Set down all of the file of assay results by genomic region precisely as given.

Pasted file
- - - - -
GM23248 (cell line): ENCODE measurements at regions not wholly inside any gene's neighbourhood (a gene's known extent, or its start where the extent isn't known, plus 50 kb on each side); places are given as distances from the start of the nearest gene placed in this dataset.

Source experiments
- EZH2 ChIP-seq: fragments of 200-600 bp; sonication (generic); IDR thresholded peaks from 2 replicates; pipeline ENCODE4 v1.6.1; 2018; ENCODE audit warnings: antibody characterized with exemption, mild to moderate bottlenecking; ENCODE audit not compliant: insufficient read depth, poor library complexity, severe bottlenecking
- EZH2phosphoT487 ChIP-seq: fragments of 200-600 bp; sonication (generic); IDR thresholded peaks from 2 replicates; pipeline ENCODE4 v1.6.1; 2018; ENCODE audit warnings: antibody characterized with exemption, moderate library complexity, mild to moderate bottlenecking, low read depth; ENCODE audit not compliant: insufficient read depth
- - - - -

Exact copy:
GM23248 (cell line): ENCODE measurements at regions not wholly inside any gene's neighbourhood (a gene's known extent, or its start where the extent isn't known, plus 50 kb on each side); places are given as distances from the start of the nearest gene placed in this dataset.

Source experiments
- EZH2 ChIP-seq: fragments of 200-600 bp; sonication (generic); IDR thresholded peaks from 2 replicates; pipeline ENCODE4 v1.6.1; 2018; ENCODE audit warnings: antibody characterized with exemption, mild to moderate bottlenecking; ENCODE audit not compliant: insufficient read depth, poor library complexity, severe bottlenecking
- EZH2phosphoT487 ChIP-seq: fragments of 200-600 bp; sonication (generic); IDR thresholded peaks from 2 replicates; pipeline ENCODE4 v1.6.1; 2018; ENCODE audit warnings: antibody characterized with exemption, moderate library complexity, mild to moderate bottlenecking, low read depth; ENCODE audit not compliant: insufficient read depth